Fed Reserve meeting – understanding its actions and impact on mortgages

The days of the 3% rates have passed, but there could be some positive news

Fed Reserve meeting – understanding its actions and impact on mortgages

This is not your father’s inflation but a new generation of economic uncertainty. And with it comes a new set of tactics by the Fed that many hope will help bring mortgage rates down.

The Fed’s 16-month campaign to fight inflation by raising interest rates has had the desired effect in tamping it down to slightly above 3% from a 40-year high of 9.1% in June 2022. But sometimes the Fed’s actions come at breakneck speed, prompting more anxiety among those whose livelihoods rest largely on rate levels – think mortgage brokers and loan originators, for instance.

Back in the day, the Fed would typically wait to see the effect of a rate hike before implementing another. But in today’s world, virtually every increase has been baked in. The Fed started raising rates from near-zero in March 2022, ramping them up last year before adjusting them at a slower pace this year. After a pause in June, policymakers raised the rate this month for the 11th time.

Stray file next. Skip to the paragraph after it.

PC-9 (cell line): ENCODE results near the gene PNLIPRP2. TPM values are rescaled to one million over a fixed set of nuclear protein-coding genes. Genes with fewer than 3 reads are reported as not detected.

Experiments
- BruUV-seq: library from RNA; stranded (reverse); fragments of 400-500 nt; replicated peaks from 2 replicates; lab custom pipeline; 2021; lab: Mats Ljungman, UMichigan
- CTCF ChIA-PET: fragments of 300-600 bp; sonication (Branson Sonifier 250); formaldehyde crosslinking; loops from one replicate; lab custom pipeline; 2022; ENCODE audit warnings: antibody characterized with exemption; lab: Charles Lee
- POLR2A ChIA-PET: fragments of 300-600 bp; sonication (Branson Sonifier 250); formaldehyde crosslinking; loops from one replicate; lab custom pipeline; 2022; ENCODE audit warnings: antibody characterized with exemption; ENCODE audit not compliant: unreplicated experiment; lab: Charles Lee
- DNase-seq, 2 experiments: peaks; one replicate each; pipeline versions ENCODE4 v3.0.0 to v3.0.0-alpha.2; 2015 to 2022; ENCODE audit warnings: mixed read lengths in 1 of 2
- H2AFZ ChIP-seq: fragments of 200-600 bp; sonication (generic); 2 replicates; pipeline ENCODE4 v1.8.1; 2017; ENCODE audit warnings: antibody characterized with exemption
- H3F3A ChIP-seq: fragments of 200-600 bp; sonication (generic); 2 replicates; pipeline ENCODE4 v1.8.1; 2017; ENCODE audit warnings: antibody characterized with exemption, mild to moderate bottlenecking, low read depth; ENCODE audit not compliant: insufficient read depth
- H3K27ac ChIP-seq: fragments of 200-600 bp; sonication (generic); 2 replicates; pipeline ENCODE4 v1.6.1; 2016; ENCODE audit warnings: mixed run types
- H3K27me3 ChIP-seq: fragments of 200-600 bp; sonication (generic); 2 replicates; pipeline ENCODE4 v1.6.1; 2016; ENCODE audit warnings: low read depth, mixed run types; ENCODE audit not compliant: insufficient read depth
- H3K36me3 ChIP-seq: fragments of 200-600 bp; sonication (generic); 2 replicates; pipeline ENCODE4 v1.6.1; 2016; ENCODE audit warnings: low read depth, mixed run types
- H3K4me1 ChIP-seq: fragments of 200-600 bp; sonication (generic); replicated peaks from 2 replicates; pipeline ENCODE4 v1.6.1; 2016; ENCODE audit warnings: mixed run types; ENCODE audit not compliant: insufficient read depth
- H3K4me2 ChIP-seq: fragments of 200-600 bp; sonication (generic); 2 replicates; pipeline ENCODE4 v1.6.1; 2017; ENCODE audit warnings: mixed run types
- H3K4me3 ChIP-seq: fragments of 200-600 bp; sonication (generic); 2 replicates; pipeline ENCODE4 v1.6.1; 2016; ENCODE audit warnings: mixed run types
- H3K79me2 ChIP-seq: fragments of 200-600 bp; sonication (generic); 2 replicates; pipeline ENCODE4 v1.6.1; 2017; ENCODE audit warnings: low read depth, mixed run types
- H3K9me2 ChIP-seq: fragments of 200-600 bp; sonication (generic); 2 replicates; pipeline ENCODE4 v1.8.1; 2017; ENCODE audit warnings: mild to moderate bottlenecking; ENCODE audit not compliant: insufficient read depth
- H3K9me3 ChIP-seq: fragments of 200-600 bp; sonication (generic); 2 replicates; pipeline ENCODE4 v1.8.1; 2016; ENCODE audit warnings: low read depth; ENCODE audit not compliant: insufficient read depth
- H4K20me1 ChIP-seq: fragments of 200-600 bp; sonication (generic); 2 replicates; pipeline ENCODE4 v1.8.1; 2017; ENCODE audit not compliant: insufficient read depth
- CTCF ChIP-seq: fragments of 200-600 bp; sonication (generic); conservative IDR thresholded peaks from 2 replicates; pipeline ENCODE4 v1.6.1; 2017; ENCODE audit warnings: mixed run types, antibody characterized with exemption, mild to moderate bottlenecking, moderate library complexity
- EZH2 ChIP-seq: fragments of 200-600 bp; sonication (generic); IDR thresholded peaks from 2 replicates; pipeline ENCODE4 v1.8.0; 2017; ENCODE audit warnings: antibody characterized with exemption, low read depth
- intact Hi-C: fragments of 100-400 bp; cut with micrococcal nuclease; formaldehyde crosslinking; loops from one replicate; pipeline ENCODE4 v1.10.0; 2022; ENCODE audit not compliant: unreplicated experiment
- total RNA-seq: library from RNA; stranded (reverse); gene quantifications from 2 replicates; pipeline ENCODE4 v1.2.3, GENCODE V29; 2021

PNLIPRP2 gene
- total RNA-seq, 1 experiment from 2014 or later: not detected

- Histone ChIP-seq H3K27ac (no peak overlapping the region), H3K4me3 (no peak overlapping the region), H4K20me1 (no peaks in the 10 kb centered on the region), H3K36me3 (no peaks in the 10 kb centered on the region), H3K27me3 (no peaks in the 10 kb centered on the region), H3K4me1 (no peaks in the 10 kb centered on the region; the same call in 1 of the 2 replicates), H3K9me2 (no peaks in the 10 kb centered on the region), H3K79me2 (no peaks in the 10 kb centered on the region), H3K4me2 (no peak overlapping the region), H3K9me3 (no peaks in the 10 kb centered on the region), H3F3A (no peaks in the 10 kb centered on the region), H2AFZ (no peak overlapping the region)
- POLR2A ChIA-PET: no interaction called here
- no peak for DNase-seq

There’s a method to the madness

“For better or worse, some of what we’ve seen has sort of defied historical patterns,” Sarah Alvarez, (pictured), vice president of mortgage banking at William Raveis Mortgage, told Mortgage Professional America in a recent interview. “In some ways, they [the Federal Reserve] are fighting a beast that may be a little less predictable than it has been in the past. At the end of the day, this is the story of the Fed’s work, but we also have these macroeconomic factors.”

Take the Russia-Ukraine grain deal, for example. Agreed to a year ago in Istanbul after being brokered by Turkey and the United Nations, Russia has pulled out of the pact as it engages in war with Ukraine. The aim of the deal was to release Ukrainian grain across the global market toward stopping the rise of food prices.

“All these things can have a pretty significant effect in terms of food prices,” Alvarez said. “It possibly speaks to how interconnected the economy is globally and how there are just so many influences that can sort of change the narrative.”

And let’s not forget the scourge of COVID-19. While the peak of its wrath has substantively subsided, its after-effects are still being felt, Alvarez suggested. “Of course, having COVID and that situation that was so unique and so drastic in terms of the changes that brought along in such a short time,” she said, “whether they’re right or wrong, the Fed is acting on the belief that they needed to act very quickly in order to counteract what was a very drastic and fast change.”

Has a recession been averted?

Some prognosticators – from armchair pundits to venerable news sources – have been predicting a hard recession for a while. But in this changed environment, reliance on old economic models may have come too soon for those predicting such an economic malaise.